What Managers Should Do With 2018 Employee Viewpoint Survey Data
First, don’t get defensive about results that point to areas in need of improvement.
Federal agencies recently received their 2018 employee survey results that will be followed by our Best Places to Work in the Federal Government rankings, a rich supply of data offering important insights into how employees view their jobs, leaders and the work environment.
It is critical for political and career executives to closely examine this data, not only to assess the overall level of employee engagement at their organizations, but to comb through responses of more than 70 survey questions to get a sense of how employees feel about specific aspects of their work life.
These issues include whether employees understand how their work relates to the agency’s goals and priorities, the pivotal role of frontline leaders, the perceptions of senior leaders and whether employees have enough faith in management to disclose a suspected violation of law or regulation without fear of reprisal. The questions also focus on whether employees feel their skills are used well, whether they believe they are recognized for doing good work and whether they have an opportunity for professional development.
Given our personal experiences in government and now as leaders at organizations that have been recognized as best places to work, we firmly believe that understanding the perspective of employees and proactively addressing their concerns will result in greater workforce engagement, better performance and more satisfied customers. That is why the Partnership for Public Service and Boston Consulting Group have joined together to produce the 2018 Best Places to Work rankings—to assist government leaders in creating work environments that allow employees to do what they really want to do, which is serve the public.
Agency leaders should closely analyze the 2018 Federal Employee Viewpoint Survey data, maintaining an open mind and resisting the urge to become defensive about results that point to areas in need of improvement. The point of the survey and the Best Places to Work data is not to find fault, but to assist leaders in becoming better stewards of their organizations.
Leaders should try to put the data in context by comparing the federal survey and Best Places to Work scores to peer agencies and the government overall as well as look at the year-to-year scores for their organizations. A score without any context may not appear to be high, but an improvement from the year before can be cause for celebration. A low score or a decline on a particular issue, on the other hand, will signal the need for attention.
After analyzing the data, the hard work will begin. While the survey data and insights provided by the Best Places to Work analysis will shed light on what’s going on in an organization, the data alone cannot explain why employees feel the way they do. To identify the “why” and to develop a targeted strategy, leaders should initiate follow-up conversations with employees to probe deeper into the critical workplace issues.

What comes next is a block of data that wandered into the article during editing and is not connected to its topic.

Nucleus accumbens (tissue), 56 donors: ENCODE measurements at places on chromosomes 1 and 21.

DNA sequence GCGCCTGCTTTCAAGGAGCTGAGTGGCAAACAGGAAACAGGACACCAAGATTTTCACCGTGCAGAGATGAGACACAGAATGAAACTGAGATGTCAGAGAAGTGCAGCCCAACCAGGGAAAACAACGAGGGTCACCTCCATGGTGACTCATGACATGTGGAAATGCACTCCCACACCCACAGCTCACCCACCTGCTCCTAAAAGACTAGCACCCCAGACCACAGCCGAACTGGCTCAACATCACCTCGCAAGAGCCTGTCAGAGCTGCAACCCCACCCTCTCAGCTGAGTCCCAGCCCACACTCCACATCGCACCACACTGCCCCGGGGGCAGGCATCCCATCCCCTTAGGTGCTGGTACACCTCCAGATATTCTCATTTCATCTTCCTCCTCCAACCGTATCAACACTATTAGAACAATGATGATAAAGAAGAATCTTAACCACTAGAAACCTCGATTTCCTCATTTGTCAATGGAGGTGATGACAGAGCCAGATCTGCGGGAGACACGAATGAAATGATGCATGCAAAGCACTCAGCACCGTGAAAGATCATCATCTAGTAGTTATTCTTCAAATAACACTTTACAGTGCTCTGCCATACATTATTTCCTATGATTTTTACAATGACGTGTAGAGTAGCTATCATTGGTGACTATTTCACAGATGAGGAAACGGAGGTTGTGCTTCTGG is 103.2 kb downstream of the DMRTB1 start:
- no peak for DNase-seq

At the Securities and Exchange Commission, for example, leaders six years ago made a commitment to confront steadily declining workplace engagement, and that sustained effort has resulted in a greatly improved Best Places to Work ranking. After numerous meetings with employees, the leadership focused on improving communication across the agency, greater recognition of employee contributions and better leadership development and employee training opportunities. As the SEC has shown, paying close attention to workforce needs and achieving high levels of employee engagement is not a one-time event, but a marathon that requires a sustained commitment.
The keys to success involve understanding workforce concerns and then developing a plan based on the feedback to initiate change. Sometimes this may require a major effort, but in other instances, action need not be overly time-consuming,
Quick wins can be as simple as writing a thank you note to employees who have completed important projects (in 2017, less than half of federal survey respondents were satisfied with the recognition they receive for doing a good job), or scheduling office hours and encouraging employees to drop by. Keeping employees in the loop by sending out newsletters or emails with workplace updates can have a positive effect.
As former Department of Homeland Security Deputy Secretary Elaine Duke said while accepting the award for most-improved large agency in the 2017 Best Places to Work rankings, “Think big, but also don’t forget to act small.”
Max Stier is the president and CEO of the nonpartisan, nonprofit Partnership for Public Service. He previously worked at the Department of Justice and the Department of Housing and Urban Development. Danny Werfel is a partner and managing director of the Boston Consulting Group. He previously served as acting commissioner of the Internal Revenue Service and controller of the Office of Management and Budget. For more information on the Best Places to Work in the Federal Government, a joint initiative of the Partnership and BCG, go to bestplacestowork.org